During the first decades of the twentieth century, Argentina experienced rapid economic and population growth, in part due to an immigration policy that was far less restrictive than that of the United States. Advocates of an increase in less-skilled immigration might point to Argentina in that era as a success story. There is a small problem, however. In Polyarchy, the political theorist Robert Dahl briefly suggests that the scale of the immigrant influx might have influenced the evolution of Argentina’s political culture:
The rate of immigration to Argentina far exceeded that to the United States … In 1914 nearly a third of the population of Argentina were foreigners; in Buenos Aires, which dominates the political life of the country, half the people were foreigners. Among adults, the proportions were even higher — 72 percent in Buenos Aires, 51 percent in five of the most thickly settled provinces, 20 percent elsewhere. Among male adults (who as citizens would have been entitled to vote) the percentages were higher yet: perhaps four out of five adult males in Buenos Aires were noncitizens and thus automatically excluded from participating in the political life of the country. The immigrants were, of course, disproportionately concentrated among the working classes. Thus Argentina had a large proletariat and even a sizable middle class with not great attachment to the Argentine political system.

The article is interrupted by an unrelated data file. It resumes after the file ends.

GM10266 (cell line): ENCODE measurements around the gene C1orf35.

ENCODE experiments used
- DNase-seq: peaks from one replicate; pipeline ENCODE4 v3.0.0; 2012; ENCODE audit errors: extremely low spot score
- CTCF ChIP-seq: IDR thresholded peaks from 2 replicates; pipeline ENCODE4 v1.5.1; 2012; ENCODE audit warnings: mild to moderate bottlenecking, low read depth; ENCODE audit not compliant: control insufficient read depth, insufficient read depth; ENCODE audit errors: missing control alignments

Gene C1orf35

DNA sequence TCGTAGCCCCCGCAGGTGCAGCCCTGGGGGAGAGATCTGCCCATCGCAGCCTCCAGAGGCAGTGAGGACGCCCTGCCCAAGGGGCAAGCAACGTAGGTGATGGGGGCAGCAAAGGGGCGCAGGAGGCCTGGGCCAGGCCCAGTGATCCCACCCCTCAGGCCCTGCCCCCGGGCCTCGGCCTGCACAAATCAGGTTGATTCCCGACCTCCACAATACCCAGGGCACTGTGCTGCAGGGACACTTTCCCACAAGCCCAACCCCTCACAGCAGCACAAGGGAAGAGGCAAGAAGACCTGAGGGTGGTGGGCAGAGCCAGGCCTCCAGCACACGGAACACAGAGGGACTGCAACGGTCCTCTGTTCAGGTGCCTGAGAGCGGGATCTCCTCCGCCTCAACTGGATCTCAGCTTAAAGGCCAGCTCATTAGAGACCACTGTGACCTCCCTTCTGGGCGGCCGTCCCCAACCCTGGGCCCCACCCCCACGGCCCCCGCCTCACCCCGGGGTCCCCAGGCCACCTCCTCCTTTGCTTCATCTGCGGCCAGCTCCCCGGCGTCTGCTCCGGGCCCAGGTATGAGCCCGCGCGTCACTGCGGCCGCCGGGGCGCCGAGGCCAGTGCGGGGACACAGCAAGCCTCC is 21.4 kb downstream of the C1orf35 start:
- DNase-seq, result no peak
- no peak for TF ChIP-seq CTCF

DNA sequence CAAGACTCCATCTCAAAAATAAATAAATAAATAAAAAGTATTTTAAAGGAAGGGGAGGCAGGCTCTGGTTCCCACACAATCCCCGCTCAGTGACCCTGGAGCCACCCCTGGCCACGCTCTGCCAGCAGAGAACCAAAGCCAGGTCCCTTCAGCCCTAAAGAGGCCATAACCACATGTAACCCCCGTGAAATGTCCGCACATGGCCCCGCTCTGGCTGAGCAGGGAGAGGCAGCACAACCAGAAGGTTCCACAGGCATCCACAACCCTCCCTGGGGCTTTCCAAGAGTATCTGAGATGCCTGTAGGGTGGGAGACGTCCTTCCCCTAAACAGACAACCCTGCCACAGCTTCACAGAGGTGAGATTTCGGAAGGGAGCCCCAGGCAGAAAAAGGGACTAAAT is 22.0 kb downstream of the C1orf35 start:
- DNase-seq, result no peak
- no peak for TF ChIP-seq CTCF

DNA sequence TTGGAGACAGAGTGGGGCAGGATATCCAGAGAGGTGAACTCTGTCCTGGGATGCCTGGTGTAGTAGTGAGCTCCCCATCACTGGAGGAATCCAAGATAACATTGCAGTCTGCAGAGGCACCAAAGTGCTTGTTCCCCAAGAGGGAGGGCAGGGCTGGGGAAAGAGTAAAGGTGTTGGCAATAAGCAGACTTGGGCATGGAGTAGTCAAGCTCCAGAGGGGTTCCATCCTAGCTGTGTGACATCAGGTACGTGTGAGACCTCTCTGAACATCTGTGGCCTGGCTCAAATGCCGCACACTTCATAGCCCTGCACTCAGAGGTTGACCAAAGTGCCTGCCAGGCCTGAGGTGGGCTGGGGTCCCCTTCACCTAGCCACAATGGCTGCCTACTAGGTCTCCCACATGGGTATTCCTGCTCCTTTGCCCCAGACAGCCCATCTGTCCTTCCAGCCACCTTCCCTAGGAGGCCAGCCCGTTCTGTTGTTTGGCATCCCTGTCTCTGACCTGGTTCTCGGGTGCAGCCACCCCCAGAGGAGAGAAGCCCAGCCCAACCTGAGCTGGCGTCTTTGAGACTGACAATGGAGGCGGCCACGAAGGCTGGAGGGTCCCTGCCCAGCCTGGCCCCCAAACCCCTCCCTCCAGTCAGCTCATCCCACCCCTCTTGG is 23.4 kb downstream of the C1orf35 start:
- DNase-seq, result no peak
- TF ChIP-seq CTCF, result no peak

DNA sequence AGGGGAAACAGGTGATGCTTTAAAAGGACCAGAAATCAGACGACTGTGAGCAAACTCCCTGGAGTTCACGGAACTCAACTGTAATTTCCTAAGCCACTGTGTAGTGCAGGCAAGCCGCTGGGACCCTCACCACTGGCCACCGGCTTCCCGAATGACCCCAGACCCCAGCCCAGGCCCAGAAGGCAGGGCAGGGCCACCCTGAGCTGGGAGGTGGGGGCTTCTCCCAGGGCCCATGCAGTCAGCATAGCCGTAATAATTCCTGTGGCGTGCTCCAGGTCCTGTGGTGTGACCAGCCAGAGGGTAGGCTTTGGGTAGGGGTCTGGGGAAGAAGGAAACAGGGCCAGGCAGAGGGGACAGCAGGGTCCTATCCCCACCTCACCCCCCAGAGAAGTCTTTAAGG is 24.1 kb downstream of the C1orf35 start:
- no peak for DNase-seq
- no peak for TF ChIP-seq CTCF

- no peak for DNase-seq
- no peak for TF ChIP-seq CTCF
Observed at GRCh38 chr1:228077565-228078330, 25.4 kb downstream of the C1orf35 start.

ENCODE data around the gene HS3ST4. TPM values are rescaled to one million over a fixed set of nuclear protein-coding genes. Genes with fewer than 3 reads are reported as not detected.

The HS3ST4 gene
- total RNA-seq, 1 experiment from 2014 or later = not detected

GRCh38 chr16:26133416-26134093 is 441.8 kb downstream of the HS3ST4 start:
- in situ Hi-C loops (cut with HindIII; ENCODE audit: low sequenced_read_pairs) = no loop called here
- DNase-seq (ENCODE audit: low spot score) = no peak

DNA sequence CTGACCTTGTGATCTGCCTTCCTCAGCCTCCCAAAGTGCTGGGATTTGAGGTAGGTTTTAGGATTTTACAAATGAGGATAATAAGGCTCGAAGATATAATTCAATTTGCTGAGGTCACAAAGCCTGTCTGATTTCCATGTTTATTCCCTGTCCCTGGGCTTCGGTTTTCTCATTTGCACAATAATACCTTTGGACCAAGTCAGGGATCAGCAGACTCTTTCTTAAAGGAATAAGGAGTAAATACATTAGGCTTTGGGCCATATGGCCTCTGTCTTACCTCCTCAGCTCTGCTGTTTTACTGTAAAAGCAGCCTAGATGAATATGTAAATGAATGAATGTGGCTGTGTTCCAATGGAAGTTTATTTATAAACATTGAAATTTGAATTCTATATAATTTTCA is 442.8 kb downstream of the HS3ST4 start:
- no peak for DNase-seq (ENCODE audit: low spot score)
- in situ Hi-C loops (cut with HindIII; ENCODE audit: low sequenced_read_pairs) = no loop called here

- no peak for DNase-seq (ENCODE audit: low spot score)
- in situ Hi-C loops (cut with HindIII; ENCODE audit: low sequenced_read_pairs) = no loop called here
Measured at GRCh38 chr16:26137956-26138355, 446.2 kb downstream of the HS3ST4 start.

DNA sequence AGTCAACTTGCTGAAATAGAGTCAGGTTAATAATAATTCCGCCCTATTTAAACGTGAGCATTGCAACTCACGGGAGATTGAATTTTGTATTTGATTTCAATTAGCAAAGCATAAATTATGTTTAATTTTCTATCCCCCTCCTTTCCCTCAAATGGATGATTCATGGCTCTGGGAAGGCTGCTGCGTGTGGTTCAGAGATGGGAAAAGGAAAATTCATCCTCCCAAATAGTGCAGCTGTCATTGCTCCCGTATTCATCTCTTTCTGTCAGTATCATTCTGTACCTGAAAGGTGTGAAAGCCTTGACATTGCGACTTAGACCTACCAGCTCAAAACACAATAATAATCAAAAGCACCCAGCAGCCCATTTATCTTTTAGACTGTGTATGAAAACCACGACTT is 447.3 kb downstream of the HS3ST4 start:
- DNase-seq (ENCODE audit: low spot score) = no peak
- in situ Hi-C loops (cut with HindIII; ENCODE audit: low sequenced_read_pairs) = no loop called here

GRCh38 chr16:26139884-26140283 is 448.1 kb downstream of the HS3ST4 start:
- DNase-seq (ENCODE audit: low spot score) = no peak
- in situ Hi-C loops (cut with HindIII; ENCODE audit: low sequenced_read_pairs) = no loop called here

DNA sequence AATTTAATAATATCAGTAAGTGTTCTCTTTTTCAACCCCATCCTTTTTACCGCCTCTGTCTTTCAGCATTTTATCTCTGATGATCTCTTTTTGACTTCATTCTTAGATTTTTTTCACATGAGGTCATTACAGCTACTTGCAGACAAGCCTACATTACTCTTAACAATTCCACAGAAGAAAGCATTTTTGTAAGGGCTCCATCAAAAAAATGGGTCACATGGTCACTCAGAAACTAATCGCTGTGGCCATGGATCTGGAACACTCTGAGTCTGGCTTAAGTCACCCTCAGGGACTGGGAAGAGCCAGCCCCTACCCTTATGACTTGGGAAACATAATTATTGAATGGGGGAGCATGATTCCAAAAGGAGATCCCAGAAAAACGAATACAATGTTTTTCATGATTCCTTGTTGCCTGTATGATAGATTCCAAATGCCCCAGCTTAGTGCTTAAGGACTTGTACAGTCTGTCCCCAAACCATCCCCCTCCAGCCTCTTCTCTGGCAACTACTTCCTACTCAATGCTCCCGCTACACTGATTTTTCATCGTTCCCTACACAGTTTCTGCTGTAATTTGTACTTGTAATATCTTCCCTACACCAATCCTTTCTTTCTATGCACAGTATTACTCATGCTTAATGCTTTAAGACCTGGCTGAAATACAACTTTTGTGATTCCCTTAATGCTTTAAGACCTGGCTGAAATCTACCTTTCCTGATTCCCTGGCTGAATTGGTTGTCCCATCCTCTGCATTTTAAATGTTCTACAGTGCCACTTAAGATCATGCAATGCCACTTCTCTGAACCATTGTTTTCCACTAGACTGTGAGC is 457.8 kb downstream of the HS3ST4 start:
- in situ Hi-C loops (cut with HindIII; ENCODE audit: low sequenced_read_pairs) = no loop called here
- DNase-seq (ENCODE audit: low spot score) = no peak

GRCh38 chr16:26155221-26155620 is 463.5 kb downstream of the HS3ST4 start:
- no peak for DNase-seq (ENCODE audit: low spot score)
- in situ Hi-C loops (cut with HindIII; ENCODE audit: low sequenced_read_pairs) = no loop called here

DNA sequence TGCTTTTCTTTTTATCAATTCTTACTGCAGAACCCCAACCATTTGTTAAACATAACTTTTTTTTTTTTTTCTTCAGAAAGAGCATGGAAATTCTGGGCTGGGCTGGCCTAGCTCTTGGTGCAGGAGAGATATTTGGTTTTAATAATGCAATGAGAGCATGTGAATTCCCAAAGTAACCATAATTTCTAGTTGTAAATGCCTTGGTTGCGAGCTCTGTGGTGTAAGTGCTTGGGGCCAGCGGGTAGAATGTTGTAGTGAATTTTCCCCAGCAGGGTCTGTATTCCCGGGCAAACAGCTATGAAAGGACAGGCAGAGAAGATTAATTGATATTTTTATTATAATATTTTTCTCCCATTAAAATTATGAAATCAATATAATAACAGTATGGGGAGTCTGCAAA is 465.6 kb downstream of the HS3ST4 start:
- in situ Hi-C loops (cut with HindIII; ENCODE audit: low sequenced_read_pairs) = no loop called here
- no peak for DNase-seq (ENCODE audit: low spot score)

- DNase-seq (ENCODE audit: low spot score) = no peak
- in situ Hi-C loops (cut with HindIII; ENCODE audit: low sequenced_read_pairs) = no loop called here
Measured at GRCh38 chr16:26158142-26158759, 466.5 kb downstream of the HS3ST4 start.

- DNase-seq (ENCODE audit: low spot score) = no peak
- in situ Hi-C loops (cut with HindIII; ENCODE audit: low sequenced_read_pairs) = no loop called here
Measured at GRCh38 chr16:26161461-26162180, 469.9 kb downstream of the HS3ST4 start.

What is striking is that as this foreign-born working class population achieved political integration, it contributed to the shift from laissez-faire economic policies and integration in the global economy that had defined Argentinian political economy during its economic rise towards the mix of populism, authoritarianism, and import substitution industrialization that contributed to Argentina’s relative economic decline. This outcome wasn’t inevitable, and of course there are other countries that have welcomed large numbers of immigrants in the modern era and have flourished culturally and economically. Canada and Australia are two sterling examples. Of course, Canada and Australia have tightly-managed immigration policies that are strongly skewed towards immigrants with a college education or more, and so immigrants find themselves not in the “proletariat” but rather in the economic mainstream, and in many cases in the upper half of the income distribution. I definitely don’t think we should read too much into Argentina’s experience. But it does seem to be worthy of note, and I encourage anyone out there to read and write about it more.